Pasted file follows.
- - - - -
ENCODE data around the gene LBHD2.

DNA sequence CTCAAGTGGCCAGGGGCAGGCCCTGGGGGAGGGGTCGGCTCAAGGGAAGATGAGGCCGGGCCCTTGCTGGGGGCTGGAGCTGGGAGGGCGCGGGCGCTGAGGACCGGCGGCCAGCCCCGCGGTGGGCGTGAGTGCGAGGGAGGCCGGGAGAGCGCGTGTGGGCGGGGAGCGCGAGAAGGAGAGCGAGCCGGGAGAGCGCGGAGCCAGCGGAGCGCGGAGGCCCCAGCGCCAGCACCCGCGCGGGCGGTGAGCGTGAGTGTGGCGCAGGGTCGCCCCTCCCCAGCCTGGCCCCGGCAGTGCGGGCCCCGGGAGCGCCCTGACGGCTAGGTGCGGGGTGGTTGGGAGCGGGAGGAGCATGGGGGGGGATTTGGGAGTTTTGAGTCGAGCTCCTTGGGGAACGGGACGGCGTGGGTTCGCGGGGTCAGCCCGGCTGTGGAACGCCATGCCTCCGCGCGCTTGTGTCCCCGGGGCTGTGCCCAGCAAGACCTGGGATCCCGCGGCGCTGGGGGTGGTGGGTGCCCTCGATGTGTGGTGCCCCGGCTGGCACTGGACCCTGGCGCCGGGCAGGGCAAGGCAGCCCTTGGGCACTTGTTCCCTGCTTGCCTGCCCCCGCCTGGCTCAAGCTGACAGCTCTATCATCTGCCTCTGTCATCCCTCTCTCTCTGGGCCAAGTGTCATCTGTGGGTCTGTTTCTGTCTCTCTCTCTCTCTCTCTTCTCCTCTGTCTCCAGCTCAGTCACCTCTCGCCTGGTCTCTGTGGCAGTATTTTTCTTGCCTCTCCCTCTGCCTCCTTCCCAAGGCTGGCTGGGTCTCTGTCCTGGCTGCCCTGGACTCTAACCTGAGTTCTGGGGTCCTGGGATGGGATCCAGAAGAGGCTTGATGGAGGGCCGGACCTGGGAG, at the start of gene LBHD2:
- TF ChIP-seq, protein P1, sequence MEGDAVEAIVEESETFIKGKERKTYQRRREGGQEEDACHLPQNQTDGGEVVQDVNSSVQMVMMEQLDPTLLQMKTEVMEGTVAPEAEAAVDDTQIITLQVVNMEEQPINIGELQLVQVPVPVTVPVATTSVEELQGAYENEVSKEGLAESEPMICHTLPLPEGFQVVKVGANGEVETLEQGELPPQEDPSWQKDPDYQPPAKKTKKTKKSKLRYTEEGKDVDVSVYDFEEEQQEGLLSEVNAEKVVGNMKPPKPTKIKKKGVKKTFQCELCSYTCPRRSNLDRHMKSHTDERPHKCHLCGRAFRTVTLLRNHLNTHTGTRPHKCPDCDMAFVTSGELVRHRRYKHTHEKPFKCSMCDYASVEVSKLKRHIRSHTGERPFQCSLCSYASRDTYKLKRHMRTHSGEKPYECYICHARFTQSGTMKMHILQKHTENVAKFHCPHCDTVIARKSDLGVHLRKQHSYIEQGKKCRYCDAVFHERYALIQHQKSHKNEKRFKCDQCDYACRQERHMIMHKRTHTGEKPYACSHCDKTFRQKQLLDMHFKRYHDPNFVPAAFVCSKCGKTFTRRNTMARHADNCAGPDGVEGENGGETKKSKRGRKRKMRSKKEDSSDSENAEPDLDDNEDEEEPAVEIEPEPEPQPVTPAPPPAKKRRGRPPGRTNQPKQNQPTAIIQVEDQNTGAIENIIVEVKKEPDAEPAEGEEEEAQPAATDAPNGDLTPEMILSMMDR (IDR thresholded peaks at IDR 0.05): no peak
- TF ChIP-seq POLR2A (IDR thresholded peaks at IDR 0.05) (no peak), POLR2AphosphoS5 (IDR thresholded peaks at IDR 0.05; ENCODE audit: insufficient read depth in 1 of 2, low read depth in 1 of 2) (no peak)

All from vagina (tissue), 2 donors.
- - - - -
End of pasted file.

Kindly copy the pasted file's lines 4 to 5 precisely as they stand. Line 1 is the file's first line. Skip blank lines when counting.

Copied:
- TF ChIP-seq POLR2A (IDR thresholded peaks at IDR 0.05) (no peak), POLR2AphosphoS5 (IDR thresholded peaks at IDR 0.05; ENCODE audit: insufficient read depth in 1 of 2, low read depth in 1 of 2) (no peak)

All from vagina (tissue), 2 donors.